The ECU ‘simply’ has two wires; one that serves as the ground and the other is the 12-volt circuit, which feeds into the ECU. The ECU then converts the 12V feed into 5V, which returns out of the ECU, feeding the sensors its 5V. If the 5-volt connection within the ECU fails, it breaks the circuit, which will then lead to inaccurate readings from all the sensors and will display fault codes relating to the sensors. This could lead to sensors being replaced unnecessarily. However, the damage that can be caused on the ECU can range from blown capacitors and resistors to damaged tracks and processors, that will all need replacing by specialist machinery and processes developed by ACtronics over 15 years.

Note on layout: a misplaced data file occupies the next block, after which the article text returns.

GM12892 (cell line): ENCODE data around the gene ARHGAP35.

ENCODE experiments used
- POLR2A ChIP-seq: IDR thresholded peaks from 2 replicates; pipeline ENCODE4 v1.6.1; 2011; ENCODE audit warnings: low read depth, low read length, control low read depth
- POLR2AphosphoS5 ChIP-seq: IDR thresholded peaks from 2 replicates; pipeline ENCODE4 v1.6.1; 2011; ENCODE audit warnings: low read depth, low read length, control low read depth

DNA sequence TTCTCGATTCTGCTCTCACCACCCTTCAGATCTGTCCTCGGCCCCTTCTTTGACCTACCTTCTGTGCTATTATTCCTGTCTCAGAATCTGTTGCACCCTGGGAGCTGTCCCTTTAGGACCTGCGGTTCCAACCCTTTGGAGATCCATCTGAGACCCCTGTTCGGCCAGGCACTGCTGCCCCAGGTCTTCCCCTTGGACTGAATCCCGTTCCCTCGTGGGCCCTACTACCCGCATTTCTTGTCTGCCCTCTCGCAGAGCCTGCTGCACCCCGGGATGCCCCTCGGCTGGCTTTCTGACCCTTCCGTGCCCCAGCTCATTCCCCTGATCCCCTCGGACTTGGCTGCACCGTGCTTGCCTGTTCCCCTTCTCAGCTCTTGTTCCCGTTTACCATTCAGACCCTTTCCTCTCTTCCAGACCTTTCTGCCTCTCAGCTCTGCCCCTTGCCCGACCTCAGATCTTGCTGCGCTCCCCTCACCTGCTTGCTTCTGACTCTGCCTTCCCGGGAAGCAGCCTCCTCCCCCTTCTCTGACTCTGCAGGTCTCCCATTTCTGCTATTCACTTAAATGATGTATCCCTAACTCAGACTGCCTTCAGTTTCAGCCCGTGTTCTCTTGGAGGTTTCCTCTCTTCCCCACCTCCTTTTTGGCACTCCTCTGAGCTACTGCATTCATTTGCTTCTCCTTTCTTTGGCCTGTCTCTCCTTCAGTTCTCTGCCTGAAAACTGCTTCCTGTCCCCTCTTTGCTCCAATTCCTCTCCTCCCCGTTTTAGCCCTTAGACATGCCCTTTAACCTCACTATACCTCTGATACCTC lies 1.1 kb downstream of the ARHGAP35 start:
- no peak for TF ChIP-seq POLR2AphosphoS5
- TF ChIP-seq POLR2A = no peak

ECU technology is advancing at an incredible rate and because of how advanced it has become; we have our own bespoke- built testing machine. The Vision 6 is able to simulate the ECU being on the vehicle, however, to do this and to not remove the immobiliser from the ECU, we would require the standard immobiliser set from the vehicle. 

As we are talking about the Peugeot 206, we would require the key, transponder ring and the Body System Interface (BSI) to fully test the ECU. When the key is inserted into the ignition barrel, an analogue signal is sent from the transponder ring to the COM 2000 unit, which translates the analogue to a VAN Bus signal to the BSI, which translates to a CAN Bus signal. This is sent to the ECU and will then allow the vehicle to start. However, the COM 2000 and transponder ring are universal – we have golden units here to use when testing. 

When we simulate the ECU on our Vison 6, we can adjust the correct sensor input signals that would be sent to the ECU, so that we are able to see the ECU activating like it would be on the vehicle. 

By using the immobiliser components, we are able to test the unit for complex and specific faults, if the right diagnosis is done on the vehicle.